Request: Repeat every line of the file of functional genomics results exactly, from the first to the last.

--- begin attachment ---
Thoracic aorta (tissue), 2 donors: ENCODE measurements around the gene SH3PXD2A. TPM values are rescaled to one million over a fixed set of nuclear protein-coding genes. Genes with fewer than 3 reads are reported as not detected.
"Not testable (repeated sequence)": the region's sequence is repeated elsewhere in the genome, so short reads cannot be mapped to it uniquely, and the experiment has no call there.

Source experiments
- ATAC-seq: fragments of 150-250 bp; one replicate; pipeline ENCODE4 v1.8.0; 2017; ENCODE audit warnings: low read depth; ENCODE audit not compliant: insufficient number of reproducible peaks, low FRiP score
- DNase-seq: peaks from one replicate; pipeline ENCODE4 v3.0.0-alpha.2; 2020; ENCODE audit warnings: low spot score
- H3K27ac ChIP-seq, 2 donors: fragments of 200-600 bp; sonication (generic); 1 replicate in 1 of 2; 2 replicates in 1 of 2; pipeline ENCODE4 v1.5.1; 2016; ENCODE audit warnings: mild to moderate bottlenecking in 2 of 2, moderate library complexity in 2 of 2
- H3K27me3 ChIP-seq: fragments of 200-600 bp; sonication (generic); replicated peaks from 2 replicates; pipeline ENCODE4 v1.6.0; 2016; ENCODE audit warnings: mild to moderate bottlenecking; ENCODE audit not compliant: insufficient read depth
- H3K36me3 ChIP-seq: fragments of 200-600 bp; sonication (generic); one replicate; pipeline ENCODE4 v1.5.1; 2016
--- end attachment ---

Thoracic aorta (tissue), 2 donors: ENCODE measurements around the gene SH3PXD2A. TPM values are rescaled to one million over a fixed set of nuclear protein-coding genes. Genes with fewer than 3 reads are reported as not detected.
"Not testable (repeated sequence)": the region's sequence is repeated elsewhere in the genome, so short reads cannot be mapped to it uniquely, and the experiment has no call there.

Source experiments
- ATAC-seq: fragments of 150-250 bp; one replicate; pipeline ENCODE4 v1.8.0; 2017; ENCODE audit warnings: low read depth; ENCODE audit not compliant: insufficient number of reproducible peaks, low FRiP score
- DNase-seq: peaks from one replicate; pipeline ENCODE4 v3.0.0-alpha.2; 2020; ENCODE audit warnings: low spot score
- H3K27ac ChIP-seq, 2 donors: fragments of 200-600 bp; sonication (generic); 1 replicate in 1 of 2; 2 replicates in 1 of 2; pipeline ENCODE4 v1.5.1; 2016; ENCODE audit warnings: mild to moderate bottlenecking in 2 of 2, moderate library complexity in 2 of 2
- H3K27me3 ChIP-seq: fragments of 200-600 bp; sonication (generic); replicated peaks from 2 replicates; pipeline ENCODE4 v1.6.0; 2016; ENCODE audit warnings: mild to moderate bottlenecking; ENCODE audit not compliant: insufficient read depth
- H3K36me3 ChIP-seq: fragments of 200-600 bp; sonication (generic); one replicate; pipeline ENCODE4 v1.5.1; 2016